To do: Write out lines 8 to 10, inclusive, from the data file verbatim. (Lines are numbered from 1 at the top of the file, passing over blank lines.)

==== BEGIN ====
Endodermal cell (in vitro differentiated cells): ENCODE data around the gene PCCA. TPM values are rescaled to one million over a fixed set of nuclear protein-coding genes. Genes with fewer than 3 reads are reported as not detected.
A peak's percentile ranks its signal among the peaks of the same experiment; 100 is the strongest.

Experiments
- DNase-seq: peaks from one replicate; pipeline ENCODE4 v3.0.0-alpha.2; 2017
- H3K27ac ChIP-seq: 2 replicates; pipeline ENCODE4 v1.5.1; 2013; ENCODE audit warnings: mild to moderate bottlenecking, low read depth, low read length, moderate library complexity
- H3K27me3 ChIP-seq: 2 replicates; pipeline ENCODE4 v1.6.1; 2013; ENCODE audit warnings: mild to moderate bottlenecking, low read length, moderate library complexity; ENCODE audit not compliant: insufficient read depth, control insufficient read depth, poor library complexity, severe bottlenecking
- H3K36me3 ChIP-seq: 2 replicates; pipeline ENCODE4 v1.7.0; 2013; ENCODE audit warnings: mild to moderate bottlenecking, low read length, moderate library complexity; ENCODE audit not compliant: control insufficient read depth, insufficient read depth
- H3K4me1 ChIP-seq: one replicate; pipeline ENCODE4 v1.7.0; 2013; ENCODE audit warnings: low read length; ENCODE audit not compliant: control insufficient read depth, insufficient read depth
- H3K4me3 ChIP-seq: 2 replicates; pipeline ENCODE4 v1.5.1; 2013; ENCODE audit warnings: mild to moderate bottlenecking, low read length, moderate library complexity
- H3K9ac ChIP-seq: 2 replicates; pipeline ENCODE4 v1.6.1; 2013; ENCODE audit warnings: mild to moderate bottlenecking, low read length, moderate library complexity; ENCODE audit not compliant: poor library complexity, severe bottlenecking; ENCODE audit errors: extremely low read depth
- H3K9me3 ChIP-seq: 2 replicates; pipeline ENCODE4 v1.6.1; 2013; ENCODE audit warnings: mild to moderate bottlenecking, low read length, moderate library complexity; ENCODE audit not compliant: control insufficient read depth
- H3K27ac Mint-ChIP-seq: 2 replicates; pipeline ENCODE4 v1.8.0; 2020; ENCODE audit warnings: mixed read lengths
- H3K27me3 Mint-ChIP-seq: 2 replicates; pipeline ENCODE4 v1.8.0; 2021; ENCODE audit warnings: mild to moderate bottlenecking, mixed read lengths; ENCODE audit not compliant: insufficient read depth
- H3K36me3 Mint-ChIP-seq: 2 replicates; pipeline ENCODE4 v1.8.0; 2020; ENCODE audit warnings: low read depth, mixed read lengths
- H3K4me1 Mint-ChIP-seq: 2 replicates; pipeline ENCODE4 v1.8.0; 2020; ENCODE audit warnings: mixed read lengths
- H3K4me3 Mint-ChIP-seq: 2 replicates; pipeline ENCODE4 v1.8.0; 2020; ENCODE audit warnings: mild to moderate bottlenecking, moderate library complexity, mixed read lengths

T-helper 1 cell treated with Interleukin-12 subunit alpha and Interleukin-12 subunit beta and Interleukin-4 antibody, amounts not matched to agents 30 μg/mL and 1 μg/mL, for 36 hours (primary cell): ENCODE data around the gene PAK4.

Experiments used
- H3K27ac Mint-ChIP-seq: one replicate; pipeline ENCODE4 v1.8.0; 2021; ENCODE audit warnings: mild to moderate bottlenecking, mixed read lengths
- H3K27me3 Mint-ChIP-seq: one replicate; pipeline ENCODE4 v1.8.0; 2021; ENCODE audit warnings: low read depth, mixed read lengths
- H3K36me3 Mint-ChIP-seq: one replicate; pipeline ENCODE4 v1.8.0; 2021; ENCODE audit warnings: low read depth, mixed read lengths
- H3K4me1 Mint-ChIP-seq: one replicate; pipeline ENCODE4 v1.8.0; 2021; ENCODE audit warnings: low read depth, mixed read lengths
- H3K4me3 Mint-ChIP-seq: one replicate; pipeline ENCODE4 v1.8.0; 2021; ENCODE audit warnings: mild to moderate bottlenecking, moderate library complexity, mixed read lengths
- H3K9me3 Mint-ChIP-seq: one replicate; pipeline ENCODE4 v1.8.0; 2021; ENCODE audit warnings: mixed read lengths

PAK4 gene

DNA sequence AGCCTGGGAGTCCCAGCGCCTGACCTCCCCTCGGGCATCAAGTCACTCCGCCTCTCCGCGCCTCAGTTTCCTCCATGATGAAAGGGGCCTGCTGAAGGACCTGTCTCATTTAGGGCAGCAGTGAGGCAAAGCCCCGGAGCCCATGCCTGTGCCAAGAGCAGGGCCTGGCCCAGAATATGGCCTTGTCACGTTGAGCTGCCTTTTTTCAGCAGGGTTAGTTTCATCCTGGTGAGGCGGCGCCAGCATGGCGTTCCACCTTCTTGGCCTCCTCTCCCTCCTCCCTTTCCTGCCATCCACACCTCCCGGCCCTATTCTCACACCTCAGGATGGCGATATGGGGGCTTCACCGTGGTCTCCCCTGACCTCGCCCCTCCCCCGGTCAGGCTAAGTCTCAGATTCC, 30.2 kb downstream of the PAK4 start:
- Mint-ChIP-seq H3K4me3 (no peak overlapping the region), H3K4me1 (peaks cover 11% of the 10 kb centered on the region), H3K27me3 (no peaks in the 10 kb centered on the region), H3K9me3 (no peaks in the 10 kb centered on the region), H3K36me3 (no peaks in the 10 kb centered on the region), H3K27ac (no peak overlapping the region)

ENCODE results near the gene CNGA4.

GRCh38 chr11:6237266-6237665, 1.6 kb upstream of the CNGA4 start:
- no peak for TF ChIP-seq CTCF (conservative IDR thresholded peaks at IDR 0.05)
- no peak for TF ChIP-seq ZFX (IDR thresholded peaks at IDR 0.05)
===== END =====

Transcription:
- H3K4me1 ChIP-seq: one replicate; pipeline ENCODE4 v1.7.0; 2013; ENCODE audit warnings: low read length; ENCODE audit not compliant: control insufficient read depth, insufficient read depth
- H3K4me3 ChIP-seq: 2 replicates; pipeline ENCODE4 v1.5.1; 2013; ENCODE audit warnings: mild to moderate bottlenecking, low read length, moderate library complexity
- H3K9ac ChIP-seq: 2 replicates; pipeline ENCODE4 v1.6.1; 2013; ENCODE audit warnings: mild to moderate bottlenecking, low read length, moderate library complexity; ENCODE audit not compliant: poor library complexity, severe bottlenecking; ENCODE audit errors: extremely low read depth